Meet My Troll

After all these years, “Skip Tracer” is up on Youtube.  It’s not quite the original.  This is the version that some distributor decided to rename as “Deadly Business” (Just as a Hollywood major was attempting to buy my title.) and my original company logo has been removed.  But it’s mostly otherwise complete.

One should never read Youtube comments, but in this case they are generally very favorable.  Obviously my film made an impression, and has a tiny cult following, as revealed by comments such as this one:

MethaneMcGuiness2 years ago
Haven’t seen this flick in 30 years. Still a good one.

And

Jonathan Levine1 week ago
Wow – what a treat to find this here. I’ve got a tape – made from a CBC broadcast back in the day, probably – with audio almost too low to hear. I’ve been hoping for years that a new copy would surface. Skip Tracer really is an unknown gem.

And

flashtheoriginal2 years ago
I have rambled on about this movie for over 30 years since a one-off screening on BBC2 in England. Overjoyed to find this post, thank you so much. For those within the IMDB brotherhood (you know who you are) I have message boarded as a supplement to my original review. And now….,ENJOY !!!

Ah, so great to feel appreciated.  But then there’s my troll.

Jack Hunter1 year ago
+David Scott Anyone who borrows what they cannot pay back DESERVES what happens to them. If I offer to give you 10 million loan its up to YOU to say NO, because if you say YES, you dont get to cry about me chopping you up and selling your body parts to get back my money and interest. Poor people are scum.

Uh, okay.  And of course I should never engage with this mindset but I couldn’t resist.  You’ll have to go to Youtube to experience the exchange.  I’m not particularly proud of teasing him.  Suffice it to say that Jack Hunter, who apparently made his money writing books on how to get laid, revealed himself to be a true horror show of a human being and not somebody I want to discuss things with, not even for the fun of it.

For the record:

When I wrote “Skip Tracer” it was not my intention to say that people who borrow money should not have to pay it back.  That is such a shallow and, frankly, stupid take away from my movie.

“Skip Tracer” was an attempt to depict predatory capitalism, so well represented by people like Jack Hunter.  It was a study of manipulation.  The consumer is sold on a lifestyle where ownership of products equals status and identity.  The loan company exists to manipulate the gullible into taking out loans they can’t afford to repay to buy the lifestyle they are told they should want, but can’t achieve within the system.  The office manager is put under pressure to get those below him to produce.  They in turn put pressure on those they have seduced into taking loans to buy the things they don’t really need.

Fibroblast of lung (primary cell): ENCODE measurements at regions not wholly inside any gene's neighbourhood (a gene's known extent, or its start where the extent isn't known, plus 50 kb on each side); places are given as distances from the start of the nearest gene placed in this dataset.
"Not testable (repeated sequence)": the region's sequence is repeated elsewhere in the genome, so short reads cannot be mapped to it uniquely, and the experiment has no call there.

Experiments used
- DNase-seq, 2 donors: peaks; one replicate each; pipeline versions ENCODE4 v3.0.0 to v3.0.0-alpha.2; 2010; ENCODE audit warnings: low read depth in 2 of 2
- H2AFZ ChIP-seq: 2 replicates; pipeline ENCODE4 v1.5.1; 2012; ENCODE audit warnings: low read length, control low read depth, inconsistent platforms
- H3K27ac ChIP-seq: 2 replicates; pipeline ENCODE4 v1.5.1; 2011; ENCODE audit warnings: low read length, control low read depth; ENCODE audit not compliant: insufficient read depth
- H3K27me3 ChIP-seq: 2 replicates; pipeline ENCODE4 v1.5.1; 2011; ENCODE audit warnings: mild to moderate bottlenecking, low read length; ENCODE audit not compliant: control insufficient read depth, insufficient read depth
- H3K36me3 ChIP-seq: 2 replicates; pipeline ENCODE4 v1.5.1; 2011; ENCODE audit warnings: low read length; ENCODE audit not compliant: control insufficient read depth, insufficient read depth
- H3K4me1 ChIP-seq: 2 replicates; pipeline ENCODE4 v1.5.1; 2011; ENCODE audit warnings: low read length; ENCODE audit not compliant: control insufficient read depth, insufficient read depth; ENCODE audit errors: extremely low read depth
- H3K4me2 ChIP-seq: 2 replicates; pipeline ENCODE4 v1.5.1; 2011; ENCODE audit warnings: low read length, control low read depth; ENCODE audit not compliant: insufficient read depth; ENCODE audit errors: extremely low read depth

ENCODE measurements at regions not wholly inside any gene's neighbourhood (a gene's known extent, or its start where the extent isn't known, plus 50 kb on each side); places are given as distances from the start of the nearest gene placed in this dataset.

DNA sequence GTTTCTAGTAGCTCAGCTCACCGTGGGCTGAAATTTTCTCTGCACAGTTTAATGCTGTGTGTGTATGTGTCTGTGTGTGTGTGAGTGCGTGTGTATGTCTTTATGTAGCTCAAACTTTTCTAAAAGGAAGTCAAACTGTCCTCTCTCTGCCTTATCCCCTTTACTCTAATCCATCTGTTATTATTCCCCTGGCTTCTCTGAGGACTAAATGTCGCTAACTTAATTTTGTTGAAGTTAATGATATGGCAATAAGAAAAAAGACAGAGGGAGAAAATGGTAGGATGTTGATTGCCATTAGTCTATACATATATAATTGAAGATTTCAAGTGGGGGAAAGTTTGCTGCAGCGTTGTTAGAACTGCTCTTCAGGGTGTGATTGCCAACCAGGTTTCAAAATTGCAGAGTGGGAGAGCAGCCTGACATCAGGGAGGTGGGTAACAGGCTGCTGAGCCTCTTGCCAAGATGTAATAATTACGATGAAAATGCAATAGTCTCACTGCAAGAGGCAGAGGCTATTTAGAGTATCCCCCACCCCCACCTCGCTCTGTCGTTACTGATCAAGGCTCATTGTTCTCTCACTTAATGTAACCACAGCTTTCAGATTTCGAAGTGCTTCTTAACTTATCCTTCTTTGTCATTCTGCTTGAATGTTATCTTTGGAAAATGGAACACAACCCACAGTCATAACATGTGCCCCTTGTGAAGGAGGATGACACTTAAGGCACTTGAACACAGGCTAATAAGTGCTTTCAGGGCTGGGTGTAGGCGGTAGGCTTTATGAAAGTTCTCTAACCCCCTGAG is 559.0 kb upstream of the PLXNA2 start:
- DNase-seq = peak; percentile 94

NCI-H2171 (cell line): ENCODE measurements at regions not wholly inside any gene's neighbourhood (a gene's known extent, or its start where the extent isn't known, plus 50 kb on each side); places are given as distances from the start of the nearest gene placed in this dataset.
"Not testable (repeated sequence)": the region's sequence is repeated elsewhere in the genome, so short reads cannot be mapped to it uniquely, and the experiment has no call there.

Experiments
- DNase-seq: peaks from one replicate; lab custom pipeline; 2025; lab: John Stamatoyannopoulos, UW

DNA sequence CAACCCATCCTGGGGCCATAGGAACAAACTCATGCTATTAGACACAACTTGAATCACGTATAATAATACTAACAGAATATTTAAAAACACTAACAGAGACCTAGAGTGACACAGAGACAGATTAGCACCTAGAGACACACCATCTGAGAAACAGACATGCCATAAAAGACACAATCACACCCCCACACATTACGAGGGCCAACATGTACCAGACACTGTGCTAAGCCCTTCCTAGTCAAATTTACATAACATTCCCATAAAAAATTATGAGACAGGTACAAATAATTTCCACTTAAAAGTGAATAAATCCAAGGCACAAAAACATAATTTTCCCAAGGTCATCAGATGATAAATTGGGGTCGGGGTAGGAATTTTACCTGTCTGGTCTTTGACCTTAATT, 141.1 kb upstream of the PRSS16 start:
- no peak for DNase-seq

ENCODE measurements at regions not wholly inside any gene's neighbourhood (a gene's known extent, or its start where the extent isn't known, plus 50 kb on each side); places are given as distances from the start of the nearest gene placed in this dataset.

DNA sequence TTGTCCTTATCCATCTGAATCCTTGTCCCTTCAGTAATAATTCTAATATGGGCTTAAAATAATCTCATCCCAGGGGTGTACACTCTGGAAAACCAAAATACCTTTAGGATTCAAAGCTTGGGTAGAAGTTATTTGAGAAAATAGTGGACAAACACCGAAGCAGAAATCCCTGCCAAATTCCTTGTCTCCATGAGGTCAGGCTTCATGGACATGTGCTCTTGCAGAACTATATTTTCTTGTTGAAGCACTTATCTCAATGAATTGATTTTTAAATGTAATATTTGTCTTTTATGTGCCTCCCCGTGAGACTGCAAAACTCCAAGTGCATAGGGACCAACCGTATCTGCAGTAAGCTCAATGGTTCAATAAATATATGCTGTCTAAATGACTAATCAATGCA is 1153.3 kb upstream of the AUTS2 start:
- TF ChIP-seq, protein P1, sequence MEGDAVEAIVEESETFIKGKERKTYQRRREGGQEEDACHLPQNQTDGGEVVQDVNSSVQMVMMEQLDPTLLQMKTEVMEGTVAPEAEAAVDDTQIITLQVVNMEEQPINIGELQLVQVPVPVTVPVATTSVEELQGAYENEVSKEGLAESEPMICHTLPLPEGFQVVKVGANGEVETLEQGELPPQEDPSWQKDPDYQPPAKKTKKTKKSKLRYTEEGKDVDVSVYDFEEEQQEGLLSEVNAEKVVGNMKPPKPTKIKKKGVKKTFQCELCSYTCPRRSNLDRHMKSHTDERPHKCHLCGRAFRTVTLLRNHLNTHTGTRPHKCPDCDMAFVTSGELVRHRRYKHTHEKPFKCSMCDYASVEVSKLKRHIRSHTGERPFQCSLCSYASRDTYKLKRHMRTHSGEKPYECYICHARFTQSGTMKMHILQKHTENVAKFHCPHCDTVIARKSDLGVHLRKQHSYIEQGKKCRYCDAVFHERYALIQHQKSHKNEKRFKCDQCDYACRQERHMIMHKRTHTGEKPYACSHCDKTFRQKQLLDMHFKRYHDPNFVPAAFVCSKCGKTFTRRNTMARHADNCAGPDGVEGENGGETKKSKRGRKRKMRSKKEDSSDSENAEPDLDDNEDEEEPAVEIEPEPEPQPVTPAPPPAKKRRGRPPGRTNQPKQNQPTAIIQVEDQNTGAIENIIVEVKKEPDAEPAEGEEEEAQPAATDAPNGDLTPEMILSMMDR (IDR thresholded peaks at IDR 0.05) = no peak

“Skip Tracer” is not saying that people shouldn’t have to repay what they borrow.  It’s saying that predatory lending practices, such as those perfected during the sub prime mortgage housing bubble, need to be regulated and controlled.  Capitalism is a system without love or empathy.  It needs regulation, or it needs people of conscience to walk away, just as John Collins walks away at the end of the movie.

Wellington Hall Open Mic Night success and repeat

The first Wellington Hall Open Mic Night was as much of a success as we could have possibly hoped.  Our performers ranged in age from eleven to eighty-six, and I’d be hard pressed to pick a favorite.  Of course Doug Dodd and Friends were excellent.  Rick Scott and Nico Rhodes really rocked the joint. Andrea Adams channeled Janis Joplin and blew everybody away. Jess and Kerwood ran the kitchen and kiosk in an uber-professional style. In all, just a fabulous evening of entertainment.

It was so good that we have to do it again.  So the next one is happening on Monday, April 3.  From the sound of things it’s going to be just as good, if not better because word of mouth is going to attract an even larger audience.

The Twenty Thousand Dollar Box

Here a war story for you from my time as a film director:

We were shooting “The Hounds of Notre Dame” in 1980, entirely on location in Wilcox, Saskatchewan with one day in Moosejaw and two days in a skating rink in Regina. To say it was a difficult shoot would be a great understatement.

For example, the script called for a blizzard at night.  I thought, no problem, we’ll just wait for a blizzard and shoot the scenes.  Hah.  You can’t stand up in a Saskatchewan blizzard, or see anything, let alone shoot a movie. The camera crew was having a hell of a time just keeping the camera warm enough to run film through it. I could go on, but that’s not this story.

We had a professional carpenter working in the art department.  I don’t know what his name was, but he was nicknamed “Machine Gun Kelly” because he loved his nail gun. Now, if I build something for a set, which I have done before I had a whole art department to work with, it will hold together just fine but it will also come apart with minimal effort.  If it isn’t structural, then as few nails as possible will do the trick. But that’s not how Machine Gun Kelly built stuff.  Whatever he built was built to be permanent.